This paper presents summary statistics on the occupations of taxpayers in the top percentile of the national income distribution and fractiles thereof, as well as the patterns of real income growth between 1979 and 2005 for top earners in each occupation, based on information reported on U.S. individual income tax returns. The data demonstrate that executives, managers, supervisors, and financial professionals account for about 60 percent of the top 0.1 percent of income earners in recent years, and can account for 70 percent of the increase in the share of national income going to the top 0.1 percent of the income distribution between 1979 and 2005.
I just watched the Netflix DVD “The Inside Job“. WOW!
As a former bond trader with Bankers Trust Company (formerly located at 16 Wall Street but now long gone) I have two reactions to this “sobering, Oscar-winning documentary that presents in comprehensive yet cogent detail the prevasive and deep-rooted corruption that led to the global economic meltdown of 2008” (from the Netflix liner notes).
1. I think this documentary is very insightful and revealing.
2. My heart is broken that a profession I loved has been so perverted.
If you want to understand the influence of Wall Street on our global economy watch this documentary. And after you have seen it, let’s discuss it.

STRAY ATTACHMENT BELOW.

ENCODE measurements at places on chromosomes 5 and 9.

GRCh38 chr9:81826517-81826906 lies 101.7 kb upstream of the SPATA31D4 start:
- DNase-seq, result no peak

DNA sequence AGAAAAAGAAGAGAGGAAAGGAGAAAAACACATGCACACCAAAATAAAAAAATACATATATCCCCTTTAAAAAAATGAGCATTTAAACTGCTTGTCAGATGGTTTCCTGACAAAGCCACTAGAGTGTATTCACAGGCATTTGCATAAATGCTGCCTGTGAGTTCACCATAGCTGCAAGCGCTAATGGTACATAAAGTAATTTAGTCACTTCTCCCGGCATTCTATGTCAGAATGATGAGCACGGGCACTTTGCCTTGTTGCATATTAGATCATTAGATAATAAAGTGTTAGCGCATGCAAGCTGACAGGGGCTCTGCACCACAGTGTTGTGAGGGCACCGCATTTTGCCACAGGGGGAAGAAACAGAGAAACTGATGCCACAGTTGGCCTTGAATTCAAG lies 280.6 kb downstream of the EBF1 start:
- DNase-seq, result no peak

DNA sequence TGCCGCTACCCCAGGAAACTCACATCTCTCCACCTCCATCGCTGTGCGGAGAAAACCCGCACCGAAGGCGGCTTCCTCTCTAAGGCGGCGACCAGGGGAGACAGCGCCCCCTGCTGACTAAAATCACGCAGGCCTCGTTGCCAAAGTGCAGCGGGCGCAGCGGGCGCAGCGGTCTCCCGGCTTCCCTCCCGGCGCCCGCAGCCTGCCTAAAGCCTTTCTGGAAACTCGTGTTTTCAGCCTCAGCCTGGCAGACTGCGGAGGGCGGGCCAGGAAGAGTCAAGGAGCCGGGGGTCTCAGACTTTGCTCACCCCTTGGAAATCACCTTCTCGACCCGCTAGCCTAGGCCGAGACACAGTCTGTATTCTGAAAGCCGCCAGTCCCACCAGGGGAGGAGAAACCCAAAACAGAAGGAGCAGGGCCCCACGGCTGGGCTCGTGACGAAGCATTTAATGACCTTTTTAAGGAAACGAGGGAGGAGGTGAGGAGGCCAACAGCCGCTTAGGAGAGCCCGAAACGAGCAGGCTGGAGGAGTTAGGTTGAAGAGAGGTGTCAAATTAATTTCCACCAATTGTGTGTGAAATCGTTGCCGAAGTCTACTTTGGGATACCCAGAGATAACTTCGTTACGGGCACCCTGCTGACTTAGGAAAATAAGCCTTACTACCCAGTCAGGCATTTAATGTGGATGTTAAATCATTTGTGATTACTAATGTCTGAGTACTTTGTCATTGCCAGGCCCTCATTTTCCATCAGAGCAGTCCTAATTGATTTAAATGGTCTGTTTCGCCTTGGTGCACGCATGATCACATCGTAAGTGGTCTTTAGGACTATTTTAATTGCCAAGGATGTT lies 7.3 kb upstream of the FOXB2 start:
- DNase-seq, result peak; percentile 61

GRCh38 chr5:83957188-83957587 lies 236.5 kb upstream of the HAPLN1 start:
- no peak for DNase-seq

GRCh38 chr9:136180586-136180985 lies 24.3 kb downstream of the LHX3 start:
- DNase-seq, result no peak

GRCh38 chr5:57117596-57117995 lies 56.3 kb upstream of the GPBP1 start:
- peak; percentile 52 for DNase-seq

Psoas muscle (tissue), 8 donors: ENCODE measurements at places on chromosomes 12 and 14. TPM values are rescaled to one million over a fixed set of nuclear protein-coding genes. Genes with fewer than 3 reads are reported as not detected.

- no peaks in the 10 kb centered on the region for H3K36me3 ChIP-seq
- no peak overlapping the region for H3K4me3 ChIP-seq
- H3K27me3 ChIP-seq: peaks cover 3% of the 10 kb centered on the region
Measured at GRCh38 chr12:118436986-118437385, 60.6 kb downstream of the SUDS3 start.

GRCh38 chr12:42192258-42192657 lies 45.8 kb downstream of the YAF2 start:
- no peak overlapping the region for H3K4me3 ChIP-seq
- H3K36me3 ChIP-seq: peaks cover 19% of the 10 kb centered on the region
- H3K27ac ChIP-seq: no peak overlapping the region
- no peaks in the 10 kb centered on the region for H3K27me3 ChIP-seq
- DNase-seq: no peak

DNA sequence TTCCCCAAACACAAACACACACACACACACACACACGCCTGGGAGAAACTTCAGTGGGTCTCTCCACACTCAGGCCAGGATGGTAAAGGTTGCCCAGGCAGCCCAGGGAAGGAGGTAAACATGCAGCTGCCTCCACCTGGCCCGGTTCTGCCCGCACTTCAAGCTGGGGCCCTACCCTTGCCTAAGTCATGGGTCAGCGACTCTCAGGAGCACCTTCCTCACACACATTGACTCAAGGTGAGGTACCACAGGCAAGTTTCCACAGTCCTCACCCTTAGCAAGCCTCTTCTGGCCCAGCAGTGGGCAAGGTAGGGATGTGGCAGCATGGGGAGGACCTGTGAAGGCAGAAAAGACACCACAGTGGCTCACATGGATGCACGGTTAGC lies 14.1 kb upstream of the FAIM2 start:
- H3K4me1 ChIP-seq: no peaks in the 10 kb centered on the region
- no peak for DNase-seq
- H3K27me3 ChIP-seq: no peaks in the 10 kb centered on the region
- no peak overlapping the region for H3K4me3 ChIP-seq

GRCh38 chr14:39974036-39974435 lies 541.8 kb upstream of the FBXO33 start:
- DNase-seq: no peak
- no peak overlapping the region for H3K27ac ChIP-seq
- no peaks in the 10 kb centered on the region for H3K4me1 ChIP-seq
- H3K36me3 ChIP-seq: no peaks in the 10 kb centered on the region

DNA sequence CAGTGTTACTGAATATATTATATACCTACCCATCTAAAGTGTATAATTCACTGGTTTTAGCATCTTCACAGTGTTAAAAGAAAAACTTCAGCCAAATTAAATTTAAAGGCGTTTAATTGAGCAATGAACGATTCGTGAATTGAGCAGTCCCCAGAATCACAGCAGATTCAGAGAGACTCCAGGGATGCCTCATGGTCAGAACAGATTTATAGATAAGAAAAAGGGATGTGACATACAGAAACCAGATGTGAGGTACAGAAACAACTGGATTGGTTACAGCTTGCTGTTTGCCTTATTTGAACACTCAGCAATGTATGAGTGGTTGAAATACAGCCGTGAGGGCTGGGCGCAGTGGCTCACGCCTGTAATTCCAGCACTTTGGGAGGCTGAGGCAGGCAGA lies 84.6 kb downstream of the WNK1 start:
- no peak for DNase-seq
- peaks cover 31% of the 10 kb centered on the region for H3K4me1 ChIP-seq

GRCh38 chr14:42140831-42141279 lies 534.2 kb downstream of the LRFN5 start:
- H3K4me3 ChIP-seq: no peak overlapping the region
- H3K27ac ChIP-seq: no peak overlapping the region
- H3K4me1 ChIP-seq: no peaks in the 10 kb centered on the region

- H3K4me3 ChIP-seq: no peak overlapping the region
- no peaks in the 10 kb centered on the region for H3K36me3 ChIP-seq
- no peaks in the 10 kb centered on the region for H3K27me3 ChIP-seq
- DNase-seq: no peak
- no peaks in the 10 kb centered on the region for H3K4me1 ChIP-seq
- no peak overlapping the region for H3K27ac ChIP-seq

Consumers now owe more on their student loans than their credit cards.
Americans owe some $826.5 billion in revolving credit, according to June 2010 figures from the Federal Reserve. (Most of revolving credit is credit-card debt.) Student loans outstanding today — both federal and private — total some $829.785 billion, according to Mark Kantrowitz, publisher of FinAid.org and FastWeb.com.
“The growth in education debt outstanding is like cooking a lobster,” Mr. Kantrowitz says. “The increase in total student debt occurs slowly but steadily, so by the time you notice that the water is boiling, you’re already cooked.”
By his math, there is $605.6 billion in federal student loans outstanding and $167.8 billion in private student loans outstanding. He estimates that $300 billion in federal student loan debts have been incurred in the last four years.
Partially, this is a story about Americans paying down credit card debt. Some are seeking a new frugality, but many credit card companies are raising minimum monthly payments or cutting off new and existing lines that consumers in the past may have turned to during tough times. Revolving credit, the majority of which is credit card debt, reached a high in September 2008 of $975.7 billion, according to Fed data. A consumer who juggles both credit-card and student-loan debt is likely to pay of the credit-card first, as that debt tends to carry a higher interest rate.